This argument is foreclosed, however, by the Illinois Supreme Court's decision that the Moorman doctrine can bar recovery of solely economic losses in tort even when the plaintiff has no other remedy against the defendant. See Anderson Elec. v. Ledbetter Erection Corp., 115 Ill. 2d 146, 152-53, 503 N.E.2d 246, 249, 104 Ill. Dec. 689 (1986); see also Zimmerman, 156 Ill. App. 3d at 164, 510 N.E.2d at 415; cf. East River, 476 U.S. at 874-75 (denying recovery in tort for economic loss notwithstanding fact that warranty not available to plaintiffs). In sum, although the plaintiffs allege in conclusory fashion that Jones "was in the business of providing information to be used by people in purchasing insurance policies to be issued by a third party," the facts alleged in the amended complaint do not support that legal conclusion and, at times, even contradict it. Accordingly, the court dismisses the negligent misrepresentation counts and grants the plaintiffs leave to file a second amended complaint that sufficiently delineates the relationships among the parties and rectifies the foregoing deficiencies.
B. Failure to Plead Fraud with Particularity
Clegg also argues that Counts IV and V, alleging consumer fraud and common law fraud, respectively, should be dismissed pursuant to Rule 9(b) for failure to plead fraud with particularity. Rule 9(b) provides that "in all averments of fraud or mistake, the circumstances constituting fraud or mistake shall be stated with particularity." The objectives underlying this exception to the liberal notice pleading of the Federal Rules are to protect the reputations of potential defendants and to ensure adequate notice to the defendants of the critical facts. Gross v. Diversified Mortgage Investors, 431 F. Supp. 1080, 1087 (S.D.N.Y. 1977), aff'd, 636 F.2d 1201 (2d Cir. 1980). Since the same stigma applies to the perpetration of statutory fraud as to the commission of common law fraud, Count IV, which alleges violations of the Illinois Consumer Fraud and Deceptive Business Practices Act, likewise is subject to Rule 9(b). Barr Co. v. Safeco Ins. Co. of Am., 583 F. Supp. 248, 258 (N.D. Ill. 1984). The requirements of Rule 9(b), however, must be read in conjunction with Rule 8, which requires a short and plain statement of the claim. Tomera v. Galt, 511 F.2d 504, 508 (7th Cir. 1975). Thus, in order to allege fraud sufficiently, a plaintiff must delineate the "time, place and particular contents of the false representations, as well as the identity of the party making the misrepresentation, and what was obtained or given up thereby." Bennett v. Berg, 685 F.2d 1053, 1062 (8th Cir. 1982), cert. denied sub nom. Prudential Ins. Co. v. Bennett, 464 U.S. 1008, 78 L. Ed. 2d 710, 104 S. Ct. 527 (1983).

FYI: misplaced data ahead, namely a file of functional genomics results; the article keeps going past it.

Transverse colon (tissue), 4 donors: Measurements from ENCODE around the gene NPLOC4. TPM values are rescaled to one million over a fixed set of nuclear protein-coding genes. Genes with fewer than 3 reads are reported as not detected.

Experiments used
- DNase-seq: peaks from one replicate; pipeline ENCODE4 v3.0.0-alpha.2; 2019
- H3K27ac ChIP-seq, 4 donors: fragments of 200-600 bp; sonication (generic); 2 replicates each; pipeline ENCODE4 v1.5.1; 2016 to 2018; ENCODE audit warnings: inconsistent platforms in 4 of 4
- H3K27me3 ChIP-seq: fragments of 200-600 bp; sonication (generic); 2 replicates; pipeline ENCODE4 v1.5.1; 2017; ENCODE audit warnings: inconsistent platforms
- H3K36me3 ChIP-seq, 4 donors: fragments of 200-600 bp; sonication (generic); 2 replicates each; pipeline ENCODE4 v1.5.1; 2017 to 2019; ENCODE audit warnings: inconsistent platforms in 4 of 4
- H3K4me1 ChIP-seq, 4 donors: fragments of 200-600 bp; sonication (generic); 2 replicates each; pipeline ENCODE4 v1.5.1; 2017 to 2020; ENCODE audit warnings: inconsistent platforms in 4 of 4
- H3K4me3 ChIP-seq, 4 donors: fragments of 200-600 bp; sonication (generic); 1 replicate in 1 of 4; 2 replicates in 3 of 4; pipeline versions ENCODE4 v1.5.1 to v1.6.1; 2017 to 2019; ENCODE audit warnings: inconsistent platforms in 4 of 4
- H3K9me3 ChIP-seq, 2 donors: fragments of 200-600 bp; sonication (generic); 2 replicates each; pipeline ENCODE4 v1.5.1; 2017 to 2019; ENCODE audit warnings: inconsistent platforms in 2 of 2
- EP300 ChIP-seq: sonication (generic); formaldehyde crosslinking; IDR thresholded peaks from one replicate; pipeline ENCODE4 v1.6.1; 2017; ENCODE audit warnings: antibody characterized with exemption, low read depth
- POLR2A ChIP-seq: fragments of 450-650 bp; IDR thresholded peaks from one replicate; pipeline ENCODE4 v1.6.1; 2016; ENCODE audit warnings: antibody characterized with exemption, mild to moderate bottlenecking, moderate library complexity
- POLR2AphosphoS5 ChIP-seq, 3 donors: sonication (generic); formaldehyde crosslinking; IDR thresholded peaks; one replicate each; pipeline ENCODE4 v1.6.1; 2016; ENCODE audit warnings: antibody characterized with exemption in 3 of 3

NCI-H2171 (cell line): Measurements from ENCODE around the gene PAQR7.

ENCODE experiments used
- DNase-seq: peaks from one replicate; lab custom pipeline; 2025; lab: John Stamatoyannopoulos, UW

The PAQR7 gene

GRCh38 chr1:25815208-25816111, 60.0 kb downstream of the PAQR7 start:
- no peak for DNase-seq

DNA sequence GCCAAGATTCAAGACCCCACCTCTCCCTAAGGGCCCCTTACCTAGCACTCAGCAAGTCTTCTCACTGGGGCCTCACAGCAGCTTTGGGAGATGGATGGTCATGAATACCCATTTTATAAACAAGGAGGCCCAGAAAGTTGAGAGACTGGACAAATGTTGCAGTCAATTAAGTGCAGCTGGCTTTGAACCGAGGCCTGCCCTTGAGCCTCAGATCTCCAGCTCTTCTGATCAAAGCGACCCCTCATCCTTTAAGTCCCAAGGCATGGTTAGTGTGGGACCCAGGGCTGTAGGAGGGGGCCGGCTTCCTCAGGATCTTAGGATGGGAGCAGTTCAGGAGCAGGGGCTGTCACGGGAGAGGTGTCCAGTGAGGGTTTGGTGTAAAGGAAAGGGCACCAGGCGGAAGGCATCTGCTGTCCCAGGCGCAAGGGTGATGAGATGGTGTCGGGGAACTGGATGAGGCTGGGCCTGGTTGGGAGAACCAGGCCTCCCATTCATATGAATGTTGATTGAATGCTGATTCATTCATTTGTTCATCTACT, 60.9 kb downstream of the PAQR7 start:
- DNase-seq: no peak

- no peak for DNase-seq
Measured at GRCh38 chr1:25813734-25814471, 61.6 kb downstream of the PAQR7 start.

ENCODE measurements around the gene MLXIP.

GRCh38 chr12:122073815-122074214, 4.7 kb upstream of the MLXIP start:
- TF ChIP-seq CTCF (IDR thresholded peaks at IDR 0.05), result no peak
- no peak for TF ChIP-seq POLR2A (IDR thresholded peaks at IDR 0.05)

In this case the court concludes that Counts IV and V comply with the particularity requirement of Rule 9(b). The plaintiffs have alleged details regarding when Jones made the representations, the context in which the representations were made, and the specific details and written evidence of the representations. These averments are sufficient to meet the requirements of Rule 9(b). Discovery can provide further details. Therefore, this court denies the defendant's motion to dismiss Counts IV and V.
In summary, for the above reasons the court grants the defendants' motions to dismiss Counts VI, IX, and VII for failure to state a claim of negligent misrepresentation and grants the plaintiffs leave to file a second amended complaint by May 30, 1989. The court denies Clegg's motion to dismiss Counts IV and V for failure to plead fraud with particularity. All the defendants must answer or otherwise plead by June 19, 1989.
DATED: May 8, 1989